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A practitioner of advocacy journalism looks back

If Seymour Hersh received a report card in kindergarten, I’d be willing to bet that he flunked “plays well with other children.” He is by his own admission egotistical, arrogant and not a team player. He has left almost every publication, including one he founded, under some kind of a cloud of controversy. Consequently, his memoir “Reporter” makes very interesting reading, and I found it compelling.

Inside the corridors of Canadian power

U.S.-Canada relations are at a low point, due to the ongoing trade war which has engulfed our two nations. Nevertheless, we’ve been close friends, allies and trading partners for over a century in spite of our differences, both subtle and profound.

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'Beartown' gets a sequel

Fredrik Backman's "Beartown" was widely hailed as one of the best books of 2017. "Us Against You" is its sequel.

The inspiration for Putin's politics

Save for a zest for dictatorial power, is there an ideological motivation for Russian President Vladimir Putin's rise to dominance in Russia?

Navigating the 'hot peace' with Russia

President Vladimir Putin perhaps had good reason to view Michael McFaul with a tad of suspicion when he arrived in Moscow as American ambassador in 2008.

An overweight history of America's understudied empire

If, as France's fiery World War I Prime Minister Georges "The Tiger" Clemenceau famously observed, "War is too important to be left to the generals," perhaps history is too important to be left to the historians.

How a Navy SEAL thwarted Soviet-backed rebels in the Congo

The Cold War, that period following World War II in 1947 until the fall of the Soviet Union in 1991, saw the attempted expansion of communism by the Soviet Union and other communist countries, and the attempted containment of communism by the U.S. and other Western democracies.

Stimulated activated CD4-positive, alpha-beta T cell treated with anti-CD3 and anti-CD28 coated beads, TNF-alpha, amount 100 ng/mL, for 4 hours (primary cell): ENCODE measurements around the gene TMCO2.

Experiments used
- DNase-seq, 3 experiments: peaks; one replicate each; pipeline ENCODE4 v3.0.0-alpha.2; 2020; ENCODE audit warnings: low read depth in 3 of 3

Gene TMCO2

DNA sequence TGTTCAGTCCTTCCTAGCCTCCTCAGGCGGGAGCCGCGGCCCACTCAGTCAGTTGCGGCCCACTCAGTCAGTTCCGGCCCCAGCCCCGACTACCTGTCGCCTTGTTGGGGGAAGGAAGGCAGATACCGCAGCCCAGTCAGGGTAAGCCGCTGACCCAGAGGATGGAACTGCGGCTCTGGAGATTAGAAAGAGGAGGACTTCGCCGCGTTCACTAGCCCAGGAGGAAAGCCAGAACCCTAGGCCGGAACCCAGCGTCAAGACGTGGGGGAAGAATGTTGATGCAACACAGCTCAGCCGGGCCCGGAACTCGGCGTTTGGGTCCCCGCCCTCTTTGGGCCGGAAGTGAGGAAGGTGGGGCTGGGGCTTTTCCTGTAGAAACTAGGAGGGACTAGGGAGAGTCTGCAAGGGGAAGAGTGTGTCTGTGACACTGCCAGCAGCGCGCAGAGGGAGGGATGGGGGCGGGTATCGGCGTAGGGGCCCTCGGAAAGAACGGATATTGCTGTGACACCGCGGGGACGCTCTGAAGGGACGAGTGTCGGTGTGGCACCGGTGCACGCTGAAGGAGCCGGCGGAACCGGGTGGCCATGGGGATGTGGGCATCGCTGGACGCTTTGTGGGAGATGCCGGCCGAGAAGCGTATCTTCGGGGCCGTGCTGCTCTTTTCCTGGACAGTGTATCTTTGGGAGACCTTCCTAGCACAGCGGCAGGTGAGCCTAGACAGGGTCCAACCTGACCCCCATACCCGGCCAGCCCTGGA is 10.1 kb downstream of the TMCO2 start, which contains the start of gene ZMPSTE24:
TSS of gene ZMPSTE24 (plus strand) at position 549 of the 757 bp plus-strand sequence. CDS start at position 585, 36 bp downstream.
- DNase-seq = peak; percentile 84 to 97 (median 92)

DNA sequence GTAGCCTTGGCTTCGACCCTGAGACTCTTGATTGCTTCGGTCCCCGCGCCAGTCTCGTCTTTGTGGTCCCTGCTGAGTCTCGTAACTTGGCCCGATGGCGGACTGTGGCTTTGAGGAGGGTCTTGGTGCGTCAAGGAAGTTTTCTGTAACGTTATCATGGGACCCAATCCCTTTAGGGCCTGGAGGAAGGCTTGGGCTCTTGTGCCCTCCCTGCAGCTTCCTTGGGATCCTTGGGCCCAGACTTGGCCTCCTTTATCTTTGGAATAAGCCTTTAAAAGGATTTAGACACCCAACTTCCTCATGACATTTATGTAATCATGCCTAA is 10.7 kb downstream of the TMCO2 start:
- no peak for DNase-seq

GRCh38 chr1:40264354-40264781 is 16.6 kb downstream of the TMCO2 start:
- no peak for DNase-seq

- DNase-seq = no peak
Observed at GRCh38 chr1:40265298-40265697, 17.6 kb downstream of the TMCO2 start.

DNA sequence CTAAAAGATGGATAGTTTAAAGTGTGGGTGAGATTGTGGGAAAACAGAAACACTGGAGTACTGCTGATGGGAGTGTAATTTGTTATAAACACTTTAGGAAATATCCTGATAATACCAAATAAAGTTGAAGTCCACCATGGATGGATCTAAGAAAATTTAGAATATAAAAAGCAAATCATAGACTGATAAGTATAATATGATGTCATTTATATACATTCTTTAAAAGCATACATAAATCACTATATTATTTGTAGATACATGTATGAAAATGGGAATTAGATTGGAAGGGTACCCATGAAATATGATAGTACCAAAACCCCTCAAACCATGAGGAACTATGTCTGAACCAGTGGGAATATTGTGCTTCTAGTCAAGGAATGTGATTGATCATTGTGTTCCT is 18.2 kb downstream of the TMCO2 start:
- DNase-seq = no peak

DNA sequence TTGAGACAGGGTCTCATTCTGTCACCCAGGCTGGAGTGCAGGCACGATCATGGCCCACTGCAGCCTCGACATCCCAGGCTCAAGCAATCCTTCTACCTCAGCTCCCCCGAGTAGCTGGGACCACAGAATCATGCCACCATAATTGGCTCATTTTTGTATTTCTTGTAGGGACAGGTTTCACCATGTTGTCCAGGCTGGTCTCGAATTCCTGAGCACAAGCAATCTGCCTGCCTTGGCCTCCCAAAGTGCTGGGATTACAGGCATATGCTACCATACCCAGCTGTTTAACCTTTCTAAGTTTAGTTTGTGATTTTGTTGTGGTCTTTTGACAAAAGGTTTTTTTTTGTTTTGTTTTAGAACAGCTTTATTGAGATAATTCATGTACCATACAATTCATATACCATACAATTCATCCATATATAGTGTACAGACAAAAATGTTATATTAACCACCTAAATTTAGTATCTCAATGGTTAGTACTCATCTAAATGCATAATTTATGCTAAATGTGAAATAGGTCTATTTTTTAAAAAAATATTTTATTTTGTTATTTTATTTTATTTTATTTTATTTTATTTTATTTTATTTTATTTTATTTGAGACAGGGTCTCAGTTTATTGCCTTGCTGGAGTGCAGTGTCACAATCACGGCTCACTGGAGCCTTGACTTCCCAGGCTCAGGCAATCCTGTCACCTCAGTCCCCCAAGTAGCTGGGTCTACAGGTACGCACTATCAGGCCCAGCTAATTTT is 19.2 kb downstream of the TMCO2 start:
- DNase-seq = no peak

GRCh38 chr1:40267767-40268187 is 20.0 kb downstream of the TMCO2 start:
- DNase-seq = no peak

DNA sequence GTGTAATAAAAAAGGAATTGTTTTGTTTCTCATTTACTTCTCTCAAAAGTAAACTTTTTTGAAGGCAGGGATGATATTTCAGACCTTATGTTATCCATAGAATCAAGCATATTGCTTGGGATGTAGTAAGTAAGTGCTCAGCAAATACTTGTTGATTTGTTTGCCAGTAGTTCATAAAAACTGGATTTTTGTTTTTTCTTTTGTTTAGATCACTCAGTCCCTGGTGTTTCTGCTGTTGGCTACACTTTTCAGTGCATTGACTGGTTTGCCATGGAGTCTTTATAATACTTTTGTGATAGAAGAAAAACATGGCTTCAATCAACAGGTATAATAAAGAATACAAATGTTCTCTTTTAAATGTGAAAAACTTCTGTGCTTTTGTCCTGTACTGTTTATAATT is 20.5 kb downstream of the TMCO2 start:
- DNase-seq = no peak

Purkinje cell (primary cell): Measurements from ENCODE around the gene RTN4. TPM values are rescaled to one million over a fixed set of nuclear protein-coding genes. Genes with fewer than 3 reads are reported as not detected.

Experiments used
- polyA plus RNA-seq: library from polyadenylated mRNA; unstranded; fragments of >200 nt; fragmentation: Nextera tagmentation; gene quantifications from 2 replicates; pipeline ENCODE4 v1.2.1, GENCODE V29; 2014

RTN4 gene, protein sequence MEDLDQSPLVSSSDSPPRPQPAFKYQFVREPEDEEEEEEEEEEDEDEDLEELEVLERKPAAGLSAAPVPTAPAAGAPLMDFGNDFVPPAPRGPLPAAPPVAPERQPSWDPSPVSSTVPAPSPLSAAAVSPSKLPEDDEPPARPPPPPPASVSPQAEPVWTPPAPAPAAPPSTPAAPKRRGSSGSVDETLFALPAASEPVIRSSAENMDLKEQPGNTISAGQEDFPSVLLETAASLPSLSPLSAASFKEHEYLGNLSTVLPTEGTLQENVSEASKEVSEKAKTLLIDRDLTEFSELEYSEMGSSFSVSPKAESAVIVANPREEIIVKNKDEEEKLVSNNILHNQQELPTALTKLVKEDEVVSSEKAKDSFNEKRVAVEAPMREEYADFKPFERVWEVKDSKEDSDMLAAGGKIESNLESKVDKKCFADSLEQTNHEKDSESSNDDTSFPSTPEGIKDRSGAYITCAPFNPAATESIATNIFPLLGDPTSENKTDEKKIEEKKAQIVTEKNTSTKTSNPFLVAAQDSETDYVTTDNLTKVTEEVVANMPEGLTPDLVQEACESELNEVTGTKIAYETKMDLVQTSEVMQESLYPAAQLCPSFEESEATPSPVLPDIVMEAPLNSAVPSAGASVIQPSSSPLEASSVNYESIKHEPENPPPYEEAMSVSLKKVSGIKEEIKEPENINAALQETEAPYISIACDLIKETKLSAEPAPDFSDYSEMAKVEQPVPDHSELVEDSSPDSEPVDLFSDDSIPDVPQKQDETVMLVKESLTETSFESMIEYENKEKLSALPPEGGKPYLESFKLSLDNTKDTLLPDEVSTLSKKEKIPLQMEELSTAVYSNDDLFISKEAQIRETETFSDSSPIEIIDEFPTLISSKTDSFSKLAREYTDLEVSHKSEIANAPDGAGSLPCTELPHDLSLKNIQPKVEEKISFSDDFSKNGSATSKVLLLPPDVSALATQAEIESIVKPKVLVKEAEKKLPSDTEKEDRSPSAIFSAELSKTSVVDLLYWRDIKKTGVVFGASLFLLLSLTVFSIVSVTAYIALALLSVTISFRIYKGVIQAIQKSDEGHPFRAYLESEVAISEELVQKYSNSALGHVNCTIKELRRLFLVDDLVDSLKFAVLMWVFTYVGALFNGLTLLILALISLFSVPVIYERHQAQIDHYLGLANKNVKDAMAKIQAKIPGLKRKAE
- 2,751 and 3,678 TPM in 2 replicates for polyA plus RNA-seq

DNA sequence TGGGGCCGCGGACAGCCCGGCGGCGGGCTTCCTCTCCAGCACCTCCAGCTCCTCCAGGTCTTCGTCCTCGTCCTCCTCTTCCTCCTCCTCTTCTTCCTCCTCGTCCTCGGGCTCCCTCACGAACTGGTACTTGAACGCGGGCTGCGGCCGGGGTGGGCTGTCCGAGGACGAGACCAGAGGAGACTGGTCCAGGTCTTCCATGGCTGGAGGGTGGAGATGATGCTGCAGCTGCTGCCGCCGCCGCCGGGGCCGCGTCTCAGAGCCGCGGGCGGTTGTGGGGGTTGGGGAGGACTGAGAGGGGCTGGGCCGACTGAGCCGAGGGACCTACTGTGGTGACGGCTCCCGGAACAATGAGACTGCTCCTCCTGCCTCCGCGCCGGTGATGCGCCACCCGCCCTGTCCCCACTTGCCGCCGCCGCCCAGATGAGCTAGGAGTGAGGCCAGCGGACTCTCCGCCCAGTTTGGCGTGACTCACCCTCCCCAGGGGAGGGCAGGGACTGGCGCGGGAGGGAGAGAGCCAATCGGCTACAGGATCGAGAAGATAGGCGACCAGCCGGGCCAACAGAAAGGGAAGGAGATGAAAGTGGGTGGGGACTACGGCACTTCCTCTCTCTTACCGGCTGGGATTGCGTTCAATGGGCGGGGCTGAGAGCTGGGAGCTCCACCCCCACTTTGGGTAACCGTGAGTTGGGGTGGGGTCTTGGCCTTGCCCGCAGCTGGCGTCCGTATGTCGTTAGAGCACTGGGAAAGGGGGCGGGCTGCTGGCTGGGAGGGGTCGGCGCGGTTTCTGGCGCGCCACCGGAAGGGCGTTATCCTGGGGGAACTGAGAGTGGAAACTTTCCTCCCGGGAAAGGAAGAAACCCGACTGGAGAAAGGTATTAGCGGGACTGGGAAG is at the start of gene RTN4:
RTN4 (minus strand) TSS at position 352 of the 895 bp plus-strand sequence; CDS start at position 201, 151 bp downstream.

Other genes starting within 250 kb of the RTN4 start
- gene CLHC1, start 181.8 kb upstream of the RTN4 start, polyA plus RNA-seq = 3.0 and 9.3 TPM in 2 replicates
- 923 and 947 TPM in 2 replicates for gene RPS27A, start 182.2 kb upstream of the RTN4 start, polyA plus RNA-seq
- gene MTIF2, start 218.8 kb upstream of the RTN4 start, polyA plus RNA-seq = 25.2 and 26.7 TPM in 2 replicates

Recalling the momentous Reagan-Gorbachev summit

"Ronald Reagan won the Cold War without firing a shot," said Margaret Thatcher of one of the most singular accomplishments in contemporary history, analyzed in this highly readable, perceptive and deeply researched study by Bret Baier, chief political news anchor for Fox News.

Lessons from the head of the class

In their last book, "Presidencies Derailed: Why University Leaders Fail and How To Prevent It," Stephen Joel Trachtenberg and Gerald B. Kauvar, along with E. Grady Bogue, wrote a critical study of unsuccessful college presidencies.

Compelling essays that make good beach reading

We are into the summer reading season: the time when we choose books to take to the beach or the lake, or to while away the misery of planes and airports. Publishers see this as a chance to promote feel-pretty-good family sagas or romances, or mysteries that nudge the inner detective rather than threaten anything more serious.

A flawed book still worth reading

Yascha Mounk is a good writer and a bright Harvard University political scientist. While this sounds impressive, one should bear in mind that politics is not really a science. Instead, it is a bubbling cauldron of individual and group prejudices, loyalties, traditions, sentiments, interests and cultural forces that defies a purely scientific analysis.